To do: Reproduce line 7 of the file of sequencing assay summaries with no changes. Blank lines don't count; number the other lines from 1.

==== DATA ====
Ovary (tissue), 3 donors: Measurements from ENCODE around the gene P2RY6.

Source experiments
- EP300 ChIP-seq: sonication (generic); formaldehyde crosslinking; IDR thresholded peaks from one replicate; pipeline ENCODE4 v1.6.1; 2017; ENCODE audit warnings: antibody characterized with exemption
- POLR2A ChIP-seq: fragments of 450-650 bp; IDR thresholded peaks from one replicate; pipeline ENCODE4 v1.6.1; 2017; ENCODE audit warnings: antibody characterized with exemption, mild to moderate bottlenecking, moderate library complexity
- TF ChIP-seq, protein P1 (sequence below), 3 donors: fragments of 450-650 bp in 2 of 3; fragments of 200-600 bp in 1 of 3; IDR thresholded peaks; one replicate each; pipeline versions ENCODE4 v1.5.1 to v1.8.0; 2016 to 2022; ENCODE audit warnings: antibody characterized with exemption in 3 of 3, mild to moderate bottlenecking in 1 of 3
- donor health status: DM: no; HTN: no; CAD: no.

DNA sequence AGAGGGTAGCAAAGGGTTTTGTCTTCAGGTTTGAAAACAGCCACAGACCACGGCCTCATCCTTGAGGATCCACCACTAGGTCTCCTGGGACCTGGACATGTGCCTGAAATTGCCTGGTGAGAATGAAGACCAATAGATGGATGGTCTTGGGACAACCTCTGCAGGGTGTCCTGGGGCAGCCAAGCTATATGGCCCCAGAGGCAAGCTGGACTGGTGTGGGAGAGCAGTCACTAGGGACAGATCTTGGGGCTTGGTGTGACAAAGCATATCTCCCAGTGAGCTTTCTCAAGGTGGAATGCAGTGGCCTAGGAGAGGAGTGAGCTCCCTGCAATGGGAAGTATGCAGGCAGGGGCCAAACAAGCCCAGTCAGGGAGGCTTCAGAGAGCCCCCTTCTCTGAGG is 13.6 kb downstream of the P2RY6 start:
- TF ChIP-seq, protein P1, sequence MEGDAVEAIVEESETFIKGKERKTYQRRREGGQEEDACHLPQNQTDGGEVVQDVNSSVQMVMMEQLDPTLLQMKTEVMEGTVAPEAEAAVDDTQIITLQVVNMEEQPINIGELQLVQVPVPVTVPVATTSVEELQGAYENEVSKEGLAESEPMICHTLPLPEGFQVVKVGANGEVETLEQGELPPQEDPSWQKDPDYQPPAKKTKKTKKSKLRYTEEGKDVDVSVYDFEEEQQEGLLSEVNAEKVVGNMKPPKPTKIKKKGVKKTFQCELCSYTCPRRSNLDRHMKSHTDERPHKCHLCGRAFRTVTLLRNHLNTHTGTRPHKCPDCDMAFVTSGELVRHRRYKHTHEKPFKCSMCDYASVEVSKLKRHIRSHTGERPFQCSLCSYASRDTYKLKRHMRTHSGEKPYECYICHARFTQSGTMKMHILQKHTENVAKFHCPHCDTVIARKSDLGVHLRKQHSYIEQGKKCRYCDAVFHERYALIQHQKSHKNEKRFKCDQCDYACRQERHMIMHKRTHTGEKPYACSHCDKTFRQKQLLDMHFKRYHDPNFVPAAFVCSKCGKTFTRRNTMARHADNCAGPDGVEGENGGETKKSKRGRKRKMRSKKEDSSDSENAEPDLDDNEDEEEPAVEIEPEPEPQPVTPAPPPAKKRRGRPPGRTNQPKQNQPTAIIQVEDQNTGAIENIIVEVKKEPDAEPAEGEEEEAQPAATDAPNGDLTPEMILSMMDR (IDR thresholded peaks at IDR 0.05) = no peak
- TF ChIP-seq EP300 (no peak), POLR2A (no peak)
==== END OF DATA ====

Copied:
DNA sequence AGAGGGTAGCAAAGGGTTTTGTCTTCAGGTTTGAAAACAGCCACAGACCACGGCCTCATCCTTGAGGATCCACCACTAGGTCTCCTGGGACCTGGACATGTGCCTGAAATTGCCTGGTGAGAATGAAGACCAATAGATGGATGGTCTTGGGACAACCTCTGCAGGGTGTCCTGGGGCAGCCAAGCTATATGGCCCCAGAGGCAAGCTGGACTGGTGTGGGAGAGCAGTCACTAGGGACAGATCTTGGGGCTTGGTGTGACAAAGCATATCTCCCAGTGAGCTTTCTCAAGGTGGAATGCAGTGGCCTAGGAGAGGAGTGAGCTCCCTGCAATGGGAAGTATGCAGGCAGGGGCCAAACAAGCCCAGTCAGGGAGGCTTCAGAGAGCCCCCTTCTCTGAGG is 13.6 kb downstream of the P2RY6 start: